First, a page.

“How can you not recognise your sister?!”

On Monday 25 May 2015 I arrived in my Pappou’s village, Agia Irini (Akdeniz). My friend Erol gave me and my research assistants (my parents) a warm welcome. He had arranged two elderly Turkish Cypriots for me to interview.

Me, Hüseyin, his wife

Me, Hüseyin, Emine

The first was a man named Hüsayin. He was a beautiful and lively man; he and his wife Emine were incredibly hospitable. Many of their neighbours and relatives joined us, as we sat outside and spoke of the old days. Both Hüsayin and his wife still spoke fluent Cypriot Greek, which made it much easier for my father to communicate with them and interpret for me.

Hüsayin spoke of his many Greek Cypriot friends, of the adventures they had and the love and respect they had for one another. He said that in the old days (1940s-1950s) it was difficult to differentiate between Turkish and Greek Cypriots, as most looked the same and spoke both Cypriot Turkish and Cypriot Greek. Perhaps this made for a peaceful and accepting village, as the characteristics of each group were so similar to the other, with only religion separating them.

Hüsayin told me that he visited the village church (Agia Irini) many times for Christian festivals, including Easter and Saint Name Days, as well as weddings, baptisms and funerals. He also told me that many of his Greek Cypriot neighbours attended the mosque (Jami) for Muslim festivals.

He spoke very highly of my great-uncle Iordanis who had helped his son get a job within public administration in Lefkosia. He said, “It didn’t matter whether you were Turkish Cypriot or Greek Cypriot; you looked after your neighbours.”

14 year old Hürsiye with her fiancee. The photographer told them to hold hands – although it was not normally allowed

Hüsayin was married in 1960; he and his wife have four beautiful children (I have seen the photos!). When I asked to see some old photos he told me that the Turkish military had destroyed them all. He became emotional and told me how sad and depressed he was when his Greek Cypriots friends fled Agia Irini in 1974.

He has, however visited them, and they too have visited him, since the Green Line – the border between North and South – opened in 2003. He loves seeing his Greek Cypriot friends. He told me that they become very emotional: “There are many tears when we see each other.”

My second interview was with Erol’s mother-in-law, Hürsiye. She looked as fit as a fiddle and her eyes sparkled like a 20 year old rather than a 79 year old! She too spoke fluent Cypriot Greek, as many of the elderly Turkish Cypriots still do.

Mehmet Emin’s glorious hair!

Hürsiye is the younger sister of my Pappou’s best friend Mehmet Emin, who he met so joyfully in 2013 after several decades. Mehmet Emin unfortunately passed away in 2014.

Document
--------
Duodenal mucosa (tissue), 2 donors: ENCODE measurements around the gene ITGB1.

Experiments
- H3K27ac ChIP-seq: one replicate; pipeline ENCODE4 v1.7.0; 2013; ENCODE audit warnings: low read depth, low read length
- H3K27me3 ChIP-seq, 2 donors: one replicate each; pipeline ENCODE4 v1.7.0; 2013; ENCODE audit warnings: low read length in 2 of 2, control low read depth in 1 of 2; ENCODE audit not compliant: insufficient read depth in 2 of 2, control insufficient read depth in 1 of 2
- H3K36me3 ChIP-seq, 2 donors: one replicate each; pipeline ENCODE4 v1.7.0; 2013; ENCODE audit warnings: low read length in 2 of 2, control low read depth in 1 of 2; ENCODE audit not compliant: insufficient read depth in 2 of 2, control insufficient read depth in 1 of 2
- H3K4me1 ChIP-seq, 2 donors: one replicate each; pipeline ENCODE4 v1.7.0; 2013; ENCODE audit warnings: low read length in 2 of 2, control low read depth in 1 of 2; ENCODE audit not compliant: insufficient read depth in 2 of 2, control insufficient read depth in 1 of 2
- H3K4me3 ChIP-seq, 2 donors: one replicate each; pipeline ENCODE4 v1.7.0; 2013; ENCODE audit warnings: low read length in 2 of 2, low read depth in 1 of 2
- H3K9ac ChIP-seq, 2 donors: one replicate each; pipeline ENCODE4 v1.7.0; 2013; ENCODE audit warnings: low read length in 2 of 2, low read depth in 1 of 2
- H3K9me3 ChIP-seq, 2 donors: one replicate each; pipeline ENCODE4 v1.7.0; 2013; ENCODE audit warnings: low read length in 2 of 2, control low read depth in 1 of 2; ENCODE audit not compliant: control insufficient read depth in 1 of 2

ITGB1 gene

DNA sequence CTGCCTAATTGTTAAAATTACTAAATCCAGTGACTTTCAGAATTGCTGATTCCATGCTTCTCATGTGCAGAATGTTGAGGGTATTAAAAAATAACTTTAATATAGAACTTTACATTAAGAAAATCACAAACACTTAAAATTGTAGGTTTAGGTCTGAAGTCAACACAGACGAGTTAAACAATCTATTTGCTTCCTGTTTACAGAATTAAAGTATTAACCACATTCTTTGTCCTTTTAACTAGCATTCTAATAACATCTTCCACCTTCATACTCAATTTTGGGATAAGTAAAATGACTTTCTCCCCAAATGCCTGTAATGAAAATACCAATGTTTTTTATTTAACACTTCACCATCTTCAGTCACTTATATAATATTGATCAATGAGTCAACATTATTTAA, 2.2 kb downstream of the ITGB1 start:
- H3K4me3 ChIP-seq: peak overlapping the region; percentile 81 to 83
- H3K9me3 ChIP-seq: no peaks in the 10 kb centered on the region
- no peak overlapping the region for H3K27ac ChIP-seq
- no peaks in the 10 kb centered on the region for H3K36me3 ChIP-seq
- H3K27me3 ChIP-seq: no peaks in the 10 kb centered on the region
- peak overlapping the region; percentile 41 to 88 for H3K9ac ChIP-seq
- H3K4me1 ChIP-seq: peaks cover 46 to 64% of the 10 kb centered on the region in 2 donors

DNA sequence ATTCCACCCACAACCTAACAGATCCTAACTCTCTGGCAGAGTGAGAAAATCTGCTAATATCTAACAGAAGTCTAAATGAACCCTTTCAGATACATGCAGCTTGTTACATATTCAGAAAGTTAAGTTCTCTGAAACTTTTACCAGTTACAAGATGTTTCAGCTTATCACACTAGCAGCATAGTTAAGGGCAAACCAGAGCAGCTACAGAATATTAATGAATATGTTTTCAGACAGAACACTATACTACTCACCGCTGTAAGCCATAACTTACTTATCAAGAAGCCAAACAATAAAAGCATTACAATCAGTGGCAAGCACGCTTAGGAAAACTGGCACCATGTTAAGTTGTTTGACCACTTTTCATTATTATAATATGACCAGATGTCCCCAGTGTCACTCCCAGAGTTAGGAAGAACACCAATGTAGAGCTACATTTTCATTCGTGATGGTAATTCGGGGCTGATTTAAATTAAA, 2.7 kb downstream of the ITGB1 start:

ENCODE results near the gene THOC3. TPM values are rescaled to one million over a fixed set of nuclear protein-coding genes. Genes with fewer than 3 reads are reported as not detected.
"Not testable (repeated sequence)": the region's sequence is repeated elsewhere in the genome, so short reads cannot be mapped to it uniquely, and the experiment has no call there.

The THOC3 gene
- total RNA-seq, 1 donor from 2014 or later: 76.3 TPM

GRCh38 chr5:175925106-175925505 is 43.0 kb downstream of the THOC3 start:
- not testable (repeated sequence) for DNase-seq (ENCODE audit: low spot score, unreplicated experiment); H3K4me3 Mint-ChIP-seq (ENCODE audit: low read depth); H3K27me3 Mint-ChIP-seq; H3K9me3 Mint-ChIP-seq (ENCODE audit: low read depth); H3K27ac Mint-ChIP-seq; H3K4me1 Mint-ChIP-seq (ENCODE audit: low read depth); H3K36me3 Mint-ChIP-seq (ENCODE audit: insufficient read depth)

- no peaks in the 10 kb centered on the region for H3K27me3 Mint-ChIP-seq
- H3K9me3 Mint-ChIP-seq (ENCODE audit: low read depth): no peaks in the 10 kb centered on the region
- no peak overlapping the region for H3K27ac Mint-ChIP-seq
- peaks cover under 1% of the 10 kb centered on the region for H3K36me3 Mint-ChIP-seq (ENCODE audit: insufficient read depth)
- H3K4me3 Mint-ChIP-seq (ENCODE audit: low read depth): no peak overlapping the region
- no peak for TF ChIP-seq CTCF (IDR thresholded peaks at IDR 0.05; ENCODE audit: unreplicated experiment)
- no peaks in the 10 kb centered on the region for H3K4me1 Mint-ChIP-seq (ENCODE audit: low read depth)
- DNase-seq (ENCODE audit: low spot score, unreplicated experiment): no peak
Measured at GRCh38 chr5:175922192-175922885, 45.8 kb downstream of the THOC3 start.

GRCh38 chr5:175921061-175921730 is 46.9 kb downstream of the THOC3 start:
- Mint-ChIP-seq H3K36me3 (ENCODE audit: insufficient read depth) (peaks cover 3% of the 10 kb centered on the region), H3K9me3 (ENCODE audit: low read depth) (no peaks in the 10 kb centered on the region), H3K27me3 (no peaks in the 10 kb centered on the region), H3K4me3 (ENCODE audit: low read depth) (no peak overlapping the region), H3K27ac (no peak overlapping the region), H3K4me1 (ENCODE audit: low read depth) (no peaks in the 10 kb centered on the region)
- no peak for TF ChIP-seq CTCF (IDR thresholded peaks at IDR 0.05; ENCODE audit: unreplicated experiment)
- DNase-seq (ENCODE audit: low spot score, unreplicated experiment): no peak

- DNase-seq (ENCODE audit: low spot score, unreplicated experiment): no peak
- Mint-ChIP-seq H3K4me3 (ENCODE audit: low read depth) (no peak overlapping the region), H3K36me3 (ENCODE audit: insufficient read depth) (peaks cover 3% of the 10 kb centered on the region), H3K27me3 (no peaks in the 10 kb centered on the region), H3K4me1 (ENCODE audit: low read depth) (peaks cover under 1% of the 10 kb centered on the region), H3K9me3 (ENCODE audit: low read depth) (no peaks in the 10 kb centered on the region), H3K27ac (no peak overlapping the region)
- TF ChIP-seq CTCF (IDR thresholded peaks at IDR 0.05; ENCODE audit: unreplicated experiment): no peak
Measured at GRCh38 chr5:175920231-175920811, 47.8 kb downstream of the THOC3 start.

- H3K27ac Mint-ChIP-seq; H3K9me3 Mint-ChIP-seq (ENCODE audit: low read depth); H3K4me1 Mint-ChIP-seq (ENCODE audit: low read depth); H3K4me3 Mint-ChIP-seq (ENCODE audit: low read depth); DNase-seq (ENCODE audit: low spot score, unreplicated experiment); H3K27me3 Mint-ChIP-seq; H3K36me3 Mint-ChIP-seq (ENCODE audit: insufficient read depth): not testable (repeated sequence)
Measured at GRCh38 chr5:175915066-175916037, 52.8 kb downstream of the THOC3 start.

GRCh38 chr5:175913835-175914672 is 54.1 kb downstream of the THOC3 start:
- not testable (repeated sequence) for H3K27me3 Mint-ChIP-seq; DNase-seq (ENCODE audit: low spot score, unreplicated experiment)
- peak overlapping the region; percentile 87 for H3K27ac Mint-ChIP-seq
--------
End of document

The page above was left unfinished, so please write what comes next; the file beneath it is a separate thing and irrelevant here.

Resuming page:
My parents and I visited his widow Feriha a few months after he had died and gave her a framed photo of Costas and Mehmet Emin.

She cried and told us that the day Costas left the village, Mehmet Emin put on his best suit and got a special haircut (he had the best head of hair I have ever seen!) to farewell his dearest friend.

We had been thrilled to meet Feriha and her family, and were excited to meet Hürsiye, who had grown up living next door to Pappou and his brothers.

Hürsiye spoke of the last time she had seen my Pappou. When Costas visited Agia Irini in 1972 he saw her and asked for her name as he did not recognise her. She said, “How can you not recognise your sister?!”

They were neighbours who adored each other like siblings. Hürsiye told me that my great-grandfather not only planned, but was the Koumbaro (best man) at her wedding in 1956. My parents were thrilled: “So we are family!” my mum exclaimed. Many Turkish and Greek Cypriots were Koumbaros and bridesmaids/groomsmen in each other’s weddings, demonstrating the deep friendships that existed between the two groups.

Şenel (Erol's wife), Hürsiye, me

Şenel (Erol’s wife), Hürsiye, me

Hürsiye said that it was normal for the whole village to be invited to the weddings of both Turkish and Greek Cypriots, which often went for three or four days. I was surprised when she told me that many traditional Cypriot weddings included the practice of henna tattoos, similar to many Indian wedding traditions.

Hürsiye had two children, both of whom live in the village. Tragically, her husband was killed during the 1963 conflict in Cyprus and his body was never found. He is one of many Turkish and Greek Cypriot missing persons.

These people feel like my family and I love hearing all of their stories of my Pappou and his brothers who grew up with them.

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